A conference this month will address one of the biggest scientific mysteries - how to extend human life.

Academics from across the world will meet at the University of Cambridge to discuss research that many scientists believe could extend the average human lifespan to 130 years or more within the next few decades.

The International Association of Biomedical Gerontology (IABG) 10th Congress at Queens' College will be held on 19-23 September 2003. The purpose of the IABG is two-fold: to make the public more aware of the potential of biomedical ageing research to increase the span of healthy productive life and to decrease the social and economic problems of age; and to promote greater communication among the worldwide community of individuals engaged in biomedical ageing research.

The conference will include a competition for scientific teams to develop a way to make laboratory mice live longer. Organiser Dr Aubrey de Grey of the Genetics department named the competition the ‘Methuselah Mouse’ contest after the biblical character who lived for 969 years.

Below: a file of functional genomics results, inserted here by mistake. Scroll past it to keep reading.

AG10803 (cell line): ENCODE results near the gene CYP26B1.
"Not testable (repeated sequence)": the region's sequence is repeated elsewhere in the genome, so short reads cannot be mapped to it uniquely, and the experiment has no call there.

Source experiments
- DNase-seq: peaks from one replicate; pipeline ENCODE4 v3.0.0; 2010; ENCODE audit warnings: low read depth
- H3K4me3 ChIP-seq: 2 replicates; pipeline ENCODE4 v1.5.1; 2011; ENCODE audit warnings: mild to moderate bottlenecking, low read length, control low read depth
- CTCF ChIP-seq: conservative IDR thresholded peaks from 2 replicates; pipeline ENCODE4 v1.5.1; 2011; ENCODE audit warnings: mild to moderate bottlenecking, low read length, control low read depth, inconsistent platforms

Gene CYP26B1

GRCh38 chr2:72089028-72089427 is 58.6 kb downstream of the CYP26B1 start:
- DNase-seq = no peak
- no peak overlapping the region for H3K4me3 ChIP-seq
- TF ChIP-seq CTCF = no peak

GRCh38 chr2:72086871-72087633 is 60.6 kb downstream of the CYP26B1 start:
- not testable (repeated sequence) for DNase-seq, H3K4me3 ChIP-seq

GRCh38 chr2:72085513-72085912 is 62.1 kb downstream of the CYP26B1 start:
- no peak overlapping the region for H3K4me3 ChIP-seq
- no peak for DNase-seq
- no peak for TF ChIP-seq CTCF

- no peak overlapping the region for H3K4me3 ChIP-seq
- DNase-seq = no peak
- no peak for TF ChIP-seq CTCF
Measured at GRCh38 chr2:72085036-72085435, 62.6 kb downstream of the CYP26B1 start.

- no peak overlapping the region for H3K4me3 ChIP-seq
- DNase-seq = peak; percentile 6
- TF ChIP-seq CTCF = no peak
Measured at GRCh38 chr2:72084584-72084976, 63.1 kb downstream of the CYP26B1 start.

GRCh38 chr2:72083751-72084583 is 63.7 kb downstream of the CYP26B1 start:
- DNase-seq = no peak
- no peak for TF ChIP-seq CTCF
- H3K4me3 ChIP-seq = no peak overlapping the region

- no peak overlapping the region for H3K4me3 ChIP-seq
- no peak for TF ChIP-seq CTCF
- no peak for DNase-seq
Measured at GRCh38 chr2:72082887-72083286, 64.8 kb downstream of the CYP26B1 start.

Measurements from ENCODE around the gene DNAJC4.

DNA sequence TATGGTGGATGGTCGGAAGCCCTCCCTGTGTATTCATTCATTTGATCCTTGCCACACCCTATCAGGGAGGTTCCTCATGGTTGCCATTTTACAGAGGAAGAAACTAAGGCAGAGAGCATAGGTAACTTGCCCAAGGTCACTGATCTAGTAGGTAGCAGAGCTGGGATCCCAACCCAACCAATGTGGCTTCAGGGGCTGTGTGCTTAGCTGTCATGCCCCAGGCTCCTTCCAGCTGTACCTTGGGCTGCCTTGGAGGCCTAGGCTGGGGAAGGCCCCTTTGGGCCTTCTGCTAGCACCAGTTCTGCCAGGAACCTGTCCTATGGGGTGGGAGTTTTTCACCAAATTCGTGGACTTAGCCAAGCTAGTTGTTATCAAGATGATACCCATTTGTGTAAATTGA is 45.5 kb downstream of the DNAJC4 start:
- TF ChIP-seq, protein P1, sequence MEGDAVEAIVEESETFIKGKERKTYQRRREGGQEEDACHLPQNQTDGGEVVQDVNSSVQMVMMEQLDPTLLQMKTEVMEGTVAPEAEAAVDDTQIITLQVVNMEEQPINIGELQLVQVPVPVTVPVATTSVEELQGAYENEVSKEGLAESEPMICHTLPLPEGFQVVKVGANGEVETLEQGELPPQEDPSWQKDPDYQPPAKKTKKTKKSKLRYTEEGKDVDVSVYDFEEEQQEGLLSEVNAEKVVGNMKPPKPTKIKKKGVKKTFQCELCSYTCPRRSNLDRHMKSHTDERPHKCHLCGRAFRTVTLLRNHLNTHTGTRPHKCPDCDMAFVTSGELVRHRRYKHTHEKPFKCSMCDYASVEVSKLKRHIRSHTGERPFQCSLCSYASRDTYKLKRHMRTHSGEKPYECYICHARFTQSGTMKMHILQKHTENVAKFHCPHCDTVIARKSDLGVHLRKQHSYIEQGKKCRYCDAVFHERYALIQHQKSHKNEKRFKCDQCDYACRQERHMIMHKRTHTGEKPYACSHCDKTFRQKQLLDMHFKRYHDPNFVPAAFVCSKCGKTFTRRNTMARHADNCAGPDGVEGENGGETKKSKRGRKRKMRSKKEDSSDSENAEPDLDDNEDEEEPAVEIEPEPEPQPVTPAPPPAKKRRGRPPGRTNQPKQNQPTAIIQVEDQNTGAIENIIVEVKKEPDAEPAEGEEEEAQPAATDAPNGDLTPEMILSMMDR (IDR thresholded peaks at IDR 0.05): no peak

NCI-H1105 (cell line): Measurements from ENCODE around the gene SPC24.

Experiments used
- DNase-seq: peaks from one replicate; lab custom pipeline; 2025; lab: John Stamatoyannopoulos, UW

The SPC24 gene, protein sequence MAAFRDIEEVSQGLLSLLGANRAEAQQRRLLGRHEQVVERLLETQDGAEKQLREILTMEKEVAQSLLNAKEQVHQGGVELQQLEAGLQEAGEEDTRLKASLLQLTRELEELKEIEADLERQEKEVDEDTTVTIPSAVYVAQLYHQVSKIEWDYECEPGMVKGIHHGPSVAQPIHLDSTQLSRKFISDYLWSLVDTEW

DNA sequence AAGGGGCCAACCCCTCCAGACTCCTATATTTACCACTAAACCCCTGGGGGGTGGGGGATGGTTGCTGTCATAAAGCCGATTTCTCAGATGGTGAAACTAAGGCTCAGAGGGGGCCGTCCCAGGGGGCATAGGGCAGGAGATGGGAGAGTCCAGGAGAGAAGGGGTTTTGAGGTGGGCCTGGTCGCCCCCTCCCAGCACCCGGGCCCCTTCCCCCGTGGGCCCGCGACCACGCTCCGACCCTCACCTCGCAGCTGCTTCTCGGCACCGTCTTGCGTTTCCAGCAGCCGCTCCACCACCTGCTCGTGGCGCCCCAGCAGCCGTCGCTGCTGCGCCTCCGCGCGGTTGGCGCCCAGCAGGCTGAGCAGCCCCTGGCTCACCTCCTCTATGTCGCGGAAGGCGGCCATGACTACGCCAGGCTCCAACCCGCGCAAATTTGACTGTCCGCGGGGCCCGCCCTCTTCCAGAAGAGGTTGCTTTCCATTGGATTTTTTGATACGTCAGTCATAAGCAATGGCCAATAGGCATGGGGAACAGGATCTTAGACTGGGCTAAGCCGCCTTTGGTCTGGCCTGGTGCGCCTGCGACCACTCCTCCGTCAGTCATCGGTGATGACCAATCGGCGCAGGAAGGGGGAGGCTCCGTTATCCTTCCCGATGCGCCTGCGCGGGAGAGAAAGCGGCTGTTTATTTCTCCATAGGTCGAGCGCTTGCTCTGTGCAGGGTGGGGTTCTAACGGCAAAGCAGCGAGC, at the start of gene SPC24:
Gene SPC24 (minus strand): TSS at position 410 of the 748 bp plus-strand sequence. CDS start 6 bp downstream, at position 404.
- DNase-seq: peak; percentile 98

The prize is potentially worth millions of pounds and is attracting strong interest from academics. Research funding will be awarded periodically to contestants that are able to extend the life of mice beyond what has been achieved. The initial target is to extend the life of mice to 5 years, but eventually scientists hope to stretch it to 9 years, the equivalent of 400 human years.

This work is licensed under a Creative Commons Licence. If you use this content on your site please link back to this page.